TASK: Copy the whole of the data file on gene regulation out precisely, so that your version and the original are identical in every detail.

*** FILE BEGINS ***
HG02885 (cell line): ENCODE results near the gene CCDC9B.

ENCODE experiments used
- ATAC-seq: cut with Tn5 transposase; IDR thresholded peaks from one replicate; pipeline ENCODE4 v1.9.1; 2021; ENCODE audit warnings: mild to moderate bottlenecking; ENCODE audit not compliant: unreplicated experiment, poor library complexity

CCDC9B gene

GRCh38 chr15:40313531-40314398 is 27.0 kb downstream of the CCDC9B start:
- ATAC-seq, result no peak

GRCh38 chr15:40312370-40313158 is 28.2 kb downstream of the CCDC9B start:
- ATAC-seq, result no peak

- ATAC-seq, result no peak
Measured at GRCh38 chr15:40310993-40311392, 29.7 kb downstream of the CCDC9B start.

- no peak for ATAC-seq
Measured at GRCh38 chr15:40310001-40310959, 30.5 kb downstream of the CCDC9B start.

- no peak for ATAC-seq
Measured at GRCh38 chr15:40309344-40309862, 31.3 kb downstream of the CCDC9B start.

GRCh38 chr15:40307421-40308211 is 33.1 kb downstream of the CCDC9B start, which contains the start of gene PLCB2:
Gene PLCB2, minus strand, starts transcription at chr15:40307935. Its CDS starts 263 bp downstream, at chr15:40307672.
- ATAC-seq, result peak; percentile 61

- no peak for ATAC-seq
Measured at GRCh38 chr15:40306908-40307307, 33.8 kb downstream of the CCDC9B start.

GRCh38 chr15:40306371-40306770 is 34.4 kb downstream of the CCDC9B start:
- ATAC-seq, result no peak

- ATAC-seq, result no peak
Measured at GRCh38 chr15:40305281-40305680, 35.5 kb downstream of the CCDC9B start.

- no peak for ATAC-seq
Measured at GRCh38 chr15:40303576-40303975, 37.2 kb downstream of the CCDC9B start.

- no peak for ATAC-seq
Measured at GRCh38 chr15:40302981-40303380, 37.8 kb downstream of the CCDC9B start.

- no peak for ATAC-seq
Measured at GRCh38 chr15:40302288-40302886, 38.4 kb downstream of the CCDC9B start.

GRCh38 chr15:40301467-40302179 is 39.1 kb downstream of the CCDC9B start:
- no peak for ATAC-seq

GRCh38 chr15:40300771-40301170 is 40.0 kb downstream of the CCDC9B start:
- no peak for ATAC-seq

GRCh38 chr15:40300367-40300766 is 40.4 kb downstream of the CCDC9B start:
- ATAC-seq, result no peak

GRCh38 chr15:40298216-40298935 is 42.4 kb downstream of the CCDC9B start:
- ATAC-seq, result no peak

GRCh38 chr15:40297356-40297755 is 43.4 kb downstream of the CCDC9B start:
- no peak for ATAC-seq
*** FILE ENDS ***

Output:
HG02885 (cell line): ENCODE results near the gene CCDC9B.

ENCODE experiments used
- ATAC-seq: cut with Tn5 transposase; IDR thresholded peaks from one replicate; pipeline ENCODE4 v1.9.1; 2021; ENCODE audit warnings: mild to moderate bottlenecking; ENCODE audit not compliant: unreplicated experiment, poor library complexity

CCDC9B gene

GRCh38 chr15:40313531-40314398 is 27.0 kb downstream of the CCDC9B start:
- ATAC-seq, result no peak

GRCh38 chr15:40312370-40313158 is 28.2 kb downstream of the CCDC9B start:
- ATAC-seq, result no peak

- ATAC-seq, result no peak
Measured at GRCh38 chr15:40310993-40311392, 29.7 kb downstream of the CCDC9B start.

- no peak for ATAC-seq
Measured at GRCh38 chr15:40310001-40310959, 30.5 kb downstream of the CCDC9B start.

- no peak for ATAC-seq
Measured at GRCh38 chr15:40309344-40309862, 31.3 kb downstream of the CCDC9B start.

GRCh38 chr15:40307421-40308211 is 33.1 kb downstream of the CCDC9B start, which contains the start of gene PLCB2:
Gene PLCB2, minus strand, starts transcription at chr15:40307935. Its CDS starts 263 bp downstream, at chr15:40307672.
- ATAC-seq, result peak; percentile 61

- no peak for ATAC-seq
Measured at GRCh38 chr15:40306908-40307307, 33.8 kb downstream of the CCDC9B start.

GRCh38 chr15:40306371-40306770 is 34.4 kb downstream of the CCDC9B start:
- ATAC-seq, result no peak

- ATAC-seq, result no peak
Measured at GRCh38 chr15:40305281-40305680, 35.5 kb downstream of the CCDC9B start.

- no peak for ATAC-seq
Measured at GRCh38 chr15:40303576-40303975, 37.2 kb downstream of the CCDC9B start.

- no peak for ATAC-seq
Measured at GRCh38 chr15:40302981-40303380, 37.8 kb downstream of the CCDC9B start.

- no peak for ATAC-seq
Measured at GRCh38 chr15:40302288-40302886, 38.4 kb downstream of the CCDC9B start.

GRCh38 chr15:40301467-40302179 is 39.1 kb downstream of the CCDC9B start:
- no peak for ATAC-seq

GRCh38 chr15:40300771-40301170 is 40.0 kb downstream of the CCDC9B start:
- no peak for ATAC-seq

GRCh38 chr15:40300367-40300766 is 40.4 kb downstream of the CCDC9B start:
- ATAC-seq, result no peak

GRCh38 chr15:40298216-40298935 is 42.4 kb downstream of the CCDC9B start:
- ATAC-seq, result no peak

GRCh38 chr15:40297356-40297755 is 43.4 kb downstream of the CCDC9B start:
- no peak for ATAC-seq